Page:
Digby's got a predictably terrific post on the need for more telegenic, effective, and conscientious media representation among the Dems. Like me, Digby has latched onto the heuristics of elections as the crucial component. Terrorism, the economy, social values -- these things matter substantively, but they generally manifest in predictably symbolic, superficial, ways. As Matt Yglesias rarely tires of noting, the Democratic policy elite -- both foreign and domestic -- are excessively capable, but the leaders they advise are rarely judged as favorably. That's because the game is appearance. If Kerry radiated military the way Clark did, terrorism would have been no problem; if he oozed empathy as Clinton could, he would have won on kitchen table issues; if he could project the longing for propriety that Buchanan perfected, social values wouldn't have been a problem.
Of course, the last thing I want the Dems doing is studying the Buchanan's playbook ("Screen left! Pick the Jew!"), but we consistently underrate the importance of appealing to "instant intelligence". Snap judgments, as Malcolm Gladwell will gladly tell you (and then try and sell you a book on), often predetermine the decisions we think emerge rationally. While I didn't support Kerry in the primary, I too easily relinquished my better instincts and assumed gravitas and competency would compensate for odd looks and marionette-like movements. And, in the final assessment, I still believe the conventional criticisms of the Kerry campaign -- no message clarity, too little focus on national security, poor consultants -- are intellectual band-aids wrapped around a decidedly unintellectual issue -- he didn't look the part. Or, if he did, Americans (at least 51% of them) didn't like the look.
Which brings me back to Digby's post and the need to better utilize Hollywood in our politics. Republicans laugh at partisan actors and Democrats chuckle at Schwarzenegger, but both sides are too busy guffawing to recognize the profound political power and sociological expertise these folks bring to bear. We condescend to popular media, but we do so because we view the products as simplistic crud rather than sophisticated creations fine-tuned to achieve entrance into the culture. More recognized, but less understood, are Reagan and Clinton, whose abilities have been given needless genetic, quasi-mystical explanations. Whenever Ronald or Bill enter in discussion, the standard trope is that these guys were once-in-a-century pols, demigods who manifested in the mortal plane in order to lead one or the other party to victory. But as anyone who's ever watched an episode of the West Wing, or pressed play on The American President, knows, that's bullshit. Sheen can make them look like backbenchers, and don't even start on the dome-shaking address Bridges used to climax The Contender; Moses on Mt. Sinai couldn't deliver his words with such thunder (actually, Moses had a severe speech impediment and used his brother Aaron to communicate, but that's beside the allegory).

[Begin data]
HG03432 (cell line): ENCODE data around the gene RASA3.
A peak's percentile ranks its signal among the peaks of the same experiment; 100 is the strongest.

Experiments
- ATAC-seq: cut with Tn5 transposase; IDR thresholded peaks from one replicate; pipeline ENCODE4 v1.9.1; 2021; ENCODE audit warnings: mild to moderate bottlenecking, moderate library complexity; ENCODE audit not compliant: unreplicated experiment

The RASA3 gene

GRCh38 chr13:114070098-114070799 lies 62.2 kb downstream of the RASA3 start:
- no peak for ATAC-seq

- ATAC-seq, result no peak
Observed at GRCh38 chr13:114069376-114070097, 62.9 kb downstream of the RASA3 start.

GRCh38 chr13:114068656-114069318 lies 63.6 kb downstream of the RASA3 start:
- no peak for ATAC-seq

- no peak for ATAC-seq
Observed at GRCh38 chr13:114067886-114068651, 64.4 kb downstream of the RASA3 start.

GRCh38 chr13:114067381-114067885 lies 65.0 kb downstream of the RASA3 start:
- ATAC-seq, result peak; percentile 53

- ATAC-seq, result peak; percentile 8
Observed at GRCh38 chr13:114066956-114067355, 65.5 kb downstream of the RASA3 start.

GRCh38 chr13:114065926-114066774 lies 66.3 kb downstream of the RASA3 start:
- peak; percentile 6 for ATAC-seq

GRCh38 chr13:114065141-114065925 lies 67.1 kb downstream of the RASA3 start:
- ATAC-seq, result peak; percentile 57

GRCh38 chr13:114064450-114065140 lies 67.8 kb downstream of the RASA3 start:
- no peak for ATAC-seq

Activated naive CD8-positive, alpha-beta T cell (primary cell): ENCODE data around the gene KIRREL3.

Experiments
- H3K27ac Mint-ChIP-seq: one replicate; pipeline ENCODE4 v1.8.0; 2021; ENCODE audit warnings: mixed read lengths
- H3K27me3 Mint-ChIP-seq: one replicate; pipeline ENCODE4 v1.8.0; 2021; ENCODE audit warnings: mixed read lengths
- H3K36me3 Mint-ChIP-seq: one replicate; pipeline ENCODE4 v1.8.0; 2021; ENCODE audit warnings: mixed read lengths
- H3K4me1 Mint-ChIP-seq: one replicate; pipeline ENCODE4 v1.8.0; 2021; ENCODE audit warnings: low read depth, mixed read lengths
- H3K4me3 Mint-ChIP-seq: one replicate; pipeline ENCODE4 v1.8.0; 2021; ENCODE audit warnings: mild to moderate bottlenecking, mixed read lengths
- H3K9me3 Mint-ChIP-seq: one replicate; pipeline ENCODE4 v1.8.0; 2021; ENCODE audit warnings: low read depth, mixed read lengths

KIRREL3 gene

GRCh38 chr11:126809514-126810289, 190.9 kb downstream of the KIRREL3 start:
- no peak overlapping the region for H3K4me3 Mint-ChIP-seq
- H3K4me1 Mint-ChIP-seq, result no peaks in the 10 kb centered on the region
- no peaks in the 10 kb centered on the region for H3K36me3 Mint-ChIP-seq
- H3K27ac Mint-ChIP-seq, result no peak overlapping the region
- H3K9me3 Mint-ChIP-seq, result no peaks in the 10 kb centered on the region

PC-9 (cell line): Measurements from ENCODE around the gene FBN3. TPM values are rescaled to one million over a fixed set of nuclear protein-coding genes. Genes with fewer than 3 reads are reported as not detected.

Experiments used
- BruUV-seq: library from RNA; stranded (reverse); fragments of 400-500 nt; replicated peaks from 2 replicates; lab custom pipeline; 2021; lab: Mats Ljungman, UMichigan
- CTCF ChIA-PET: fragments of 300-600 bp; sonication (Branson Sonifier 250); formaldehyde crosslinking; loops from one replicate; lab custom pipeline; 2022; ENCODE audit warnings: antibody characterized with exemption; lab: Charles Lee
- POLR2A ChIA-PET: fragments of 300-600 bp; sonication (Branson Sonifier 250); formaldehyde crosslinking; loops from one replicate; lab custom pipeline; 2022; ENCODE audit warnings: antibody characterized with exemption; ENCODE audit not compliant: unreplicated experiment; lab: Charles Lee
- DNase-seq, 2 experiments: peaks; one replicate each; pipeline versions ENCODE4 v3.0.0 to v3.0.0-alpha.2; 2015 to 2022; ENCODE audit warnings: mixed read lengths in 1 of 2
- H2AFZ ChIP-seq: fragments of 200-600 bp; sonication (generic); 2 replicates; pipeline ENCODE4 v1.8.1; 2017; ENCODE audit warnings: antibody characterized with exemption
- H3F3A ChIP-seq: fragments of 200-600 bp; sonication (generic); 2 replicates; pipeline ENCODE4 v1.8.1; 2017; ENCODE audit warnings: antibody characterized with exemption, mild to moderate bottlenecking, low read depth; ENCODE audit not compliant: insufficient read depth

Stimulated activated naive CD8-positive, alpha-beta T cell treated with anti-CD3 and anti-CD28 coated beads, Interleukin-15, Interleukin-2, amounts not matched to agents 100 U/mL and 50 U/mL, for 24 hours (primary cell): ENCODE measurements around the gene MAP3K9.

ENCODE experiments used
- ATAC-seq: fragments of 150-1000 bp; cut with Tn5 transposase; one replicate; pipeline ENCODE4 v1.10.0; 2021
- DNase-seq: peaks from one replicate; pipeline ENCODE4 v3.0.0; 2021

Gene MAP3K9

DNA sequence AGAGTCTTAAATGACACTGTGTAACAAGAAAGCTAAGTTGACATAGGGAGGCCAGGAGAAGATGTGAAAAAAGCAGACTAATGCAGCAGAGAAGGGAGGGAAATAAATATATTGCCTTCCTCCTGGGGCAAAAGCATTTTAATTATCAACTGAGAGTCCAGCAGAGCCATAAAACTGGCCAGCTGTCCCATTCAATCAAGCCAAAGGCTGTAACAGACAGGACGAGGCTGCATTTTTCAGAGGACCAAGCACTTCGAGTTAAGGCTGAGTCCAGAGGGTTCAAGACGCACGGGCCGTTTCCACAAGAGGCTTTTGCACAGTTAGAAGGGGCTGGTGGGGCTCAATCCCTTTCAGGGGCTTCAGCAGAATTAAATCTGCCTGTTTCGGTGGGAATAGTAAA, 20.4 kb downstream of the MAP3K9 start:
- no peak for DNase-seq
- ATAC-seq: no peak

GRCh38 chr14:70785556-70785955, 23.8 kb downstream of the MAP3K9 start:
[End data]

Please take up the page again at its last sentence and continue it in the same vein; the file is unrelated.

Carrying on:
What sets Bridges, Moore, Sheen, Reagan, and Clinton apart is, simply, Hollywood. And by that I mean the ethos and skills of Hollywood. Some, like Clinton, self-trained because of childhood circumstance, the others found their skills through guided effort. But crucially, these are skills. They are learned sets of behavior that allow ordinary people to connect on a superlative level, or imbue universal emotion with overwhelming depth. Too often, Democrats hope resume and life experience will allow our leaders to play the part. A background of poverty will make John Edwards appear empathic, or blood on his hands will let Kerry look the war hero. But true experience is a poor substitute for professional training, and so our politicians repeatedly fail to actualize the mysterious "connection" that marks the successful. Reagan, for his part, never failed to sell the pitch because he had spent a lifetime learning how to succeed at it. Clinton never lost his ability to impress, he learned it as a survival skill at about the time motor skills lost their mystery. Schwarzenegger, despite his penchant for ignoring deficits and delaying debts down for future generations, never stops projecting the action, determination, and grit that made him believable as an armed, robotic messiah.
In politics, the best actor -- or actress -- wins. Dull Davis could beat Stilted Simon, and Cowboy George could beat Upper Crust Kerry. But adjectives are assumed, and it's time we began recognizing that the primary skill in general elections is the ability to easily shrug in and out of predesigned parts, and the magical connection that excites us so is simply the mark of a natural, or at least well-trained, actor. So Democrats, you've got a culture-creating machine bursting with fans, one so packed with your partisans that it's become a standard Republican target. And if they're going to flail away (in between bouts of recruiting from Hollywood's ranks), we might as well let the talent get out and defend itself. Those scores of out-of-work actors begging for the part of a lifetime? Maybe they're our political demigods, just waiting to manifest.